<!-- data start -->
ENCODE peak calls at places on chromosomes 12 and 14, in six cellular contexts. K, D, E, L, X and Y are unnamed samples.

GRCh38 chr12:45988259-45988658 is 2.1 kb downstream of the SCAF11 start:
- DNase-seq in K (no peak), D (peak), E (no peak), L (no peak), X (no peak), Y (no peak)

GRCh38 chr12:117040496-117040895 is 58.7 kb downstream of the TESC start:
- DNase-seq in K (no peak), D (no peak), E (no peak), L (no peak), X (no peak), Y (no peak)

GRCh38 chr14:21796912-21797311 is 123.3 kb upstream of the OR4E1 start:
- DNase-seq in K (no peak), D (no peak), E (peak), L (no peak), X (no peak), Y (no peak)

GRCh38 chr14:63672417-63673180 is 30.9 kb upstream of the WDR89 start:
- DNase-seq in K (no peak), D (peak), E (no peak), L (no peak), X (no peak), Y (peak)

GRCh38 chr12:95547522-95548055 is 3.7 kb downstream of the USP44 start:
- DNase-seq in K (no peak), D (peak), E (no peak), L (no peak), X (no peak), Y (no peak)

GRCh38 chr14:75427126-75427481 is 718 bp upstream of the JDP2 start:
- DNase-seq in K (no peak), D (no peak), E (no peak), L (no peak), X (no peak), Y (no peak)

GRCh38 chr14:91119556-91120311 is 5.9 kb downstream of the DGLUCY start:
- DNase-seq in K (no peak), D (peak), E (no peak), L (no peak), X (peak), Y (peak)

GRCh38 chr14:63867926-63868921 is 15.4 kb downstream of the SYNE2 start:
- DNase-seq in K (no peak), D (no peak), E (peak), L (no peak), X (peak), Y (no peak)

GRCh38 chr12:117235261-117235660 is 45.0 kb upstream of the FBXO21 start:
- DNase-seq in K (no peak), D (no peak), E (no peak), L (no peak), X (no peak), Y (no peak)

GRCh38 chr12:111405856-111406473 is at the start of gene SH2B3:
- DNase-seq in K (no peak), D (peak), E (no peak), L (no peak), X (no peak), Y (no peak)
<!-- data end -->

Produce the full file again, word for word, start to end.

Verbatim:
ENCODE peak calls at places on chromosomes 12 and 14, in six cellular contexts. K, D, E, L, X and Y are unnamed samples.

GRCh38 chr12:45988259-45988658 is 2.1 kb downstream of the SCAF11 start:
- DNase-seq in K (no peak), D (peak), E (no peak), L (no peak), X (no peak), Y (no peak)

GRCh38 chr12:117040496-117040895 is 58.7 kb downstream of the TESC start:
- DNase-seq in K (no peak), D (no peak), E (no peak), L (no peak), X (no peak), Y (no peak)

GRCh38 chr14:21796912-21797311 is 123.3 kb upstream of the OR4E1 start:
- DNase-seq in K (no peak), D (no peak), E (peak), L (no peak), X (no peak), Y (no peak)

GRCh38 chr14:63672417-63673180 is 30.9 kb upstream of the WDR89 start:
- DNase-seq in K (no peak), D (peak), E (no peak), L (no peak), X (no peak), Y (peak)

GRCh38 chr12:95547522-95548055 is 3.7 kb downstream of the USP44 start:
- DNase-seq in K (no peak), D (peak), E (no peak), L (no peak), X (no peak), Y (no peak)

GRCh38 chr14:75427126-75427481 is 718 bp upstream of the JDP2 start:
- DNase-seq in K (no peak), D (no peak), E (no peak), L (no peak), X (no peak), Y (no peak)

GRCh38 chr14:91119556-91120311 is 5.9 kb downstream of the DGLUCY start:
- DNase-seq in K (no peak), D (peak), E (no peak), L (no peak), X (peak), Y (peak)

GRCh38 chr14:63867926-63868921 is 15.4 kb downstream of the SYNE2 start:
- DNase-seq in K (no peak), D (no peak), E (peak), L (no peak), X (peak), Y (no peak)

GRCh38 chr12:117235261-117235660 is 45.0 kb upstream of the FBXO21 start:
- DNase-seq in K (no peak), D (no peak), E (no peak), L (no peak), X (no peak), Y (no peak)

GRCh38 chr12:111405856-111406473 is at the start of gene SH2B3:
- DNase-seq in K (no peak), D (peak), E (no peak), L (no peak), X (no peak), Y (no peak)